COMUNICADO: Entyvio® (vedolizumab) Shows Higher Rates of Mucosal Healing Versus TNFa-Antagonist Therapy in Ulcerative Colitis and Cr

Publicado 16/02/2018 17:01:21CET

OSAKA, Japan, February 16, 2018 /PRNewswire/ --

New clinical study also provides data for Entyvio(R) in inducing complete mucosal

healing and endoscopic remission, particularly in bio-naive patients

Takeda Pharmaceutical Company Limited ("Takeda") today announced new real-world data evaluating the comparative effectiveness of Entyvio(R) (vedolizumab) and tumor necrosis factor-alpha (TNFalpha)-antagonist therapy in patients with moderately to severely active ulcerative colitis (UC) or Crohn's disease (CD). These data were presented as oral presentations at the 13th Congress of the European Crohn's and Colitis Organization (ECCO) from February 14 to 17, 2018 in Vienna, Austria. These analyses observed that patients with UC treated with Entyvio compared to TNFalpha-antagonist therapy had statistically significant higher 12-month cumulative rates of mucosal healing (50% vs 42%, hazard ratio [HR] 1.73, 95% confidence interval [CI] 1.10-2.73) and clinical remission (54% vs 37%; HR 1.54, 95% CI 1.08-2.18), and numerically higher steroid-free clinical remission rates (49% vs 38%; HR 1.43, 95% CI 0.79-2.60). In CD, results reported statistically significant higher 12-month cumulative rates of mucosal healing (50% vs 41%; HR 1.67, 95% CI 1.13-2.47), and numerically higher rates of clinical remission (38% vs 34%; HR 1.27, 95% CI 0.91-1.78) and steroid-free clinical remission (26% vs 18%; HR 1.75, 95% CI 0.90-3.43) compared to TNFalpha-antagonist therapy. These analyses were conducted by the VICTORY (Vedolizumab Health OuTComes in InflammatORY Bowel Diseases) Consortium.[1], [2]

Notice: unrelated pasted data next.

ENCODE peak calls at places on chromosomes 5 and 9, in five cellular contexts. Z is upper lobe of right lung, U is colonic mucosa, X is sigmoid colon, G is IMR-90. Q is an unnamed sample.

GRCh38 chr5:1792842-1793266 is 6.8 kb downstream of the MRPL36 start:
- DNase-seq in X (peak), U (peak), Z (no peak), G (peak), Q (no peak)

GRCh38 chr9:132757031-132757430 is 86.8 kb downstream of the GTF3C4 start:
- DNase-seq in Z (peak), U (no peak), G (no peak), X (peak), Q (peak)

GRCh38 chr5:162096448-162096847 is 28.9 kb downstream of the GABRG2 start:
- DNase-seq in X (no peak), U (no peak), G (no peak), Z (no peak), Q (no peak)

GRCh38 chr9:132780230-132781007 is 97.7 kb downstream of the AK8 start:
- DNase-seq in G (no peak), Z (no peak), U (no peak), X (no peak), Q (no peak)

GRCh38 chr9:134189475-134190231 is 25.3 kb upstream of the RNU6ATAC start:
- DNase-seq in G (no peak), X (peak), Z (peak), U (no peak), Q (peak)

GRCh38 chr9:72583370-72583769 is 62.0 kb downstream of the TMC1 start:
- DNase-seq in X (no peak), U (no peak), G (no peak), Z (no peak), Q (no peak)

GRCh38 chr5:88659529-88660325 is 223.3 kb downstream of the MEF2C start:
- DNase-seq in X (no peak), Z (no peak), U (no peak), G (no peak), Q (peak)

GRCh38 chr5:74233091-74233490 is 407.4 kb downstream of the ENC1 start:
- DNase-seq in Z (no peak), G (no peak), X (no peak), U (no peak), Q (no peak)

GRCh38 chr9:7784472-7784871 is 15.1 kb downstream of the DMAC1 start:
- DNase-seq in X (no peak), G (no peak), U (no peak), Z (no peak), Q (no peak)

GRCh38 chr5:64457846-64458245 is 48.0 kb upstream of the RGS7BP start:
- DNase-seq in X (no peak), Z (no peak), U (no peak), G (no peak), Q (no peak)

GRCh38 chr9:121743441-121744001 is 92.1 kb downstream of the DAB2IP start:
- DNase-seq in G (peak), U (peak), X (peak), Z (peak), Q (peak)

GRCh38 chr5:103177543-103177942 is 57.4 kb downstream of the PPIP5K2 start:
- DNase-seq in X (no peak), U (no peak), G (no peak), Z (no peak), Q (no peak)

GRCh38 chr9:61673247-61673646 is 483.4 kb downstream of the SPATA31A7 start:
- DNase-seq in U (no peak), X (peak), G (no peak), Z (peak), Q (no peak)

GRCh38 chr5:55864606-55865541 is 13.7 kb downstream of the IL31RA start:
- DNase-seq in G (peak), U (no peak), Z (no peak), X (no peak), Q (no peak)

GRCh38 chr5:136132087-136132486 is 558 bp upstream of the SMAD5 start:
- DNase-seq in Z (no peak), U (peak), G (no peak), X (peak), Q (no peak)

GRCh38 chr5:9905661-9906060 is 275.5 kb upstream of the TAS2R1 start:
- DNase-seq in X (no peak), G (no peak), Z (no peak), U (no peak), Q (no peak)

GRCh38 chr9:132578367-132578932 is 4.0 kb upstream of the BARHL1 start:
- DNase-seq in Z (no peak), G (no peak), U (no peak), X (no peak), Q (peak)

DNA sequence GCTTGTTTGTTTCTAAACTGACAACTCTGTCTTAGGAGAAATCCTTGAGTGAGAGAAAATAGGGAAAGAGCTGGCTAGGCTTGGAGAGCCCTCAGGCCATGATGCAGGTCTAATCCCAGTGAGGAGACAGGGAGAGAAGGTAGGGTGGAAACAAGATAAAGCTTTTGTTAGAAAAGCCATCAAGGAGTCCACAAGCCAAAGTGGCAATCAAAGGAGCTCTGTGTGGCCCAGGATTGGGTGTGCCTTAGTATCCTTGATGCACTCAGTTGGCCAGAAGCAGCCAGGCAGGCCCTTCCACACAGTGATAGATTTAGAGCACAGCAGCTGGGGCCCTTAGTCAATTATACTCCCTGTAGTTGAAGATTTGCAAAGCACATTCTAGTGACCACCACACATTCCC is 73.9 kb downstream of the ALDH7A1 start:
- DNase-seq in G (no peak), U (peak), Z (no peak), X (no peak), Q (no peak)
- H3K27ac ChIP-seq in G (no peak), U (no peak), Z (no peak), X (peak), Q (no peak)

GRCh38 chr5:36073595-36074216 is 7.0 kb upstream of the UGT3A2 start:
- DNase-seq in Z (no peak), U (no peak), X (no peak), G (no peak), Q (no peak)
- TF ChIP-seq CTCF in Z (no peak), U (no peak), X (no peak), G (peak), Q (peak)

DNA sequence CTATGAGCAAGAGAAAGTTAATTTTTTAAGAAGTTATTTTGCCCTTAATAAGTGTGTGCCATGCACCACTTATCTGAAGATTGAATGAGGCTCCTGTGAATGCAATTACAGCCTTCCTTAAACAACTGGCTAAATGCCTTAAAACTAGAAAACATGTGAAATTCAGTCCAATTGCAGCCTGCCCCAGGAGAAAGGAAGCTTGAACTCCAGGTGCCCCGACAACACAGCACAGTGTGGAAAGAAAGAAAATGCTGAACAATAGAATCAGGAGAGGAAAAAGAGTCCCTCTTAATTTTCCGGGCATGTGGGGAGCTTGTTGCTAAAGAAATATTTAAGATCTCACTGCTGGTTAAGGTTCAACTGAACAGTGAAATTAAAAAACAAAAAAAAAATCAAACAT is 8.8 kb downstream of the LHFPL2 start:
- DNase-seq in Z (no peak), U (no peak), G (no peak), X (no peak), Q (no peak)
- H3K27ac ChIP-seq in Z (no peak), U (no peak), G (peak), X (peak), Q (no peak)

"These data from the VICTORY Consortium highlight the effectiveness of Entyvio in achieving mucosal healing and clinical remission in the real-world, and support the use of Entyvio as a first-line biologic therapy," said Professor William Sandborn, M.D., Chief, Division of Gastroenterology, University of California San Diego. "While additional research is needed to confirm these findings, these are important comparative effectiveness analyses of real-world data involving Entyvio and TNFalpha-antagonist therapy, which further aid our understanding of biologic therapy in clinical practice."